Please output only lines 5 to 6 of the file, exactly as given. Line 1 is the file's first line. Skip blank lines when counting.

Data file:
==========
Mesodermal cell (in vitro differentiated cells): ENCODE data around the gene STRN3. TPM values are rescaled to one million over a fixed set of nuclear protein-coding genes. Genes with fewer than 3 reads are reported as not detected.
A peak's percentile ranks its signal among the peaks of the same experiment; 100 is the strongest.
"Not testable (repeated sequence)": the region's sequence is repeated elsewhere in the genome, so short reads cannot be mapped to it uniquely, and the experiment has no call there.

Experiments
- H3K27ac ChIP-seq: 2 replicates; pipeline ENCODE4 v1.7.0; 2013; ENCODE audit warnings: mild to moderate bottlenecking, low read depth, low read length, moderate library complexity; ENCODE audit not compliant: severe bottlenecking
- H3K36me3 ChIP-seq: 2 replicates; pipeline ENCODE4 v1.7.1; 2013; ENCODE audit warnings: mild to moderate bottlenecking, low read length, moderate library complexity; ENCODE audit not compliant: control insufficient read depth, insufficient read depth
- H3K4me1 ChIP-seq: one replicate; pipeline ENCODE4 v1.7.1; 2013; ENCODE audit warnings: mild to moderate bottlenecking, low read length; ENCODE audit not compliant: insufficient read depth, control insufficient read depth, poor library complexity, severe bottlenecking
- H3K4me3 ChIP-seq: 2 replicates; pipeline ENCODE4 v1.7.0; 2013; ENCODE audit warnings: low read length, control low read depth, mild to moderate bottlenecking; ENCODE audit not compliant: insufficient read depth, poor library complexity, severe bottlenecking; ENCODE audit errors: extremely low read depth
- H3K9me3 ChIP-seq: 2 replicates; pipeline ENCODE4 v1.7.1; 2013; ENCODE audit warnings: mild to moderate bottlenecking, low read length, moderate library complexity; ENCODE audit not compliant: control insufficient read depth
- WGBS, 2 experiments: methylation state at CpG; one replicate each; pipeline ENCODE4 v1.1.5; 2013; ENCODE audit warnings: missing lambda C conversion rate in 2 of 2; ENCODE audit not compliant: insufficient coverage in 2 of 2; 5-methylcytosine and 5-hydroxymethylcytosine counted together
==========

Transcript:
- H3K27ac ChIP-seq: 2 replicates; pipeline ENCODE4 v1.7.0; 2013; ENCODE audit warnings: mild to moderate bottlenecking, low read depth, low read length, moderate library complexity; ENCODE audit not compliant: severe bottlenecking
- H3K36me3 ChIP-seq: 2 replicates; pipeline ENCODE4 v1.7.1; 2013; ENCODE audit warnings: mild to moderate bottlenecking, low read length, moderate library complexity; ENCODE audit not compliant: control insufficient read depth, insufficient read depth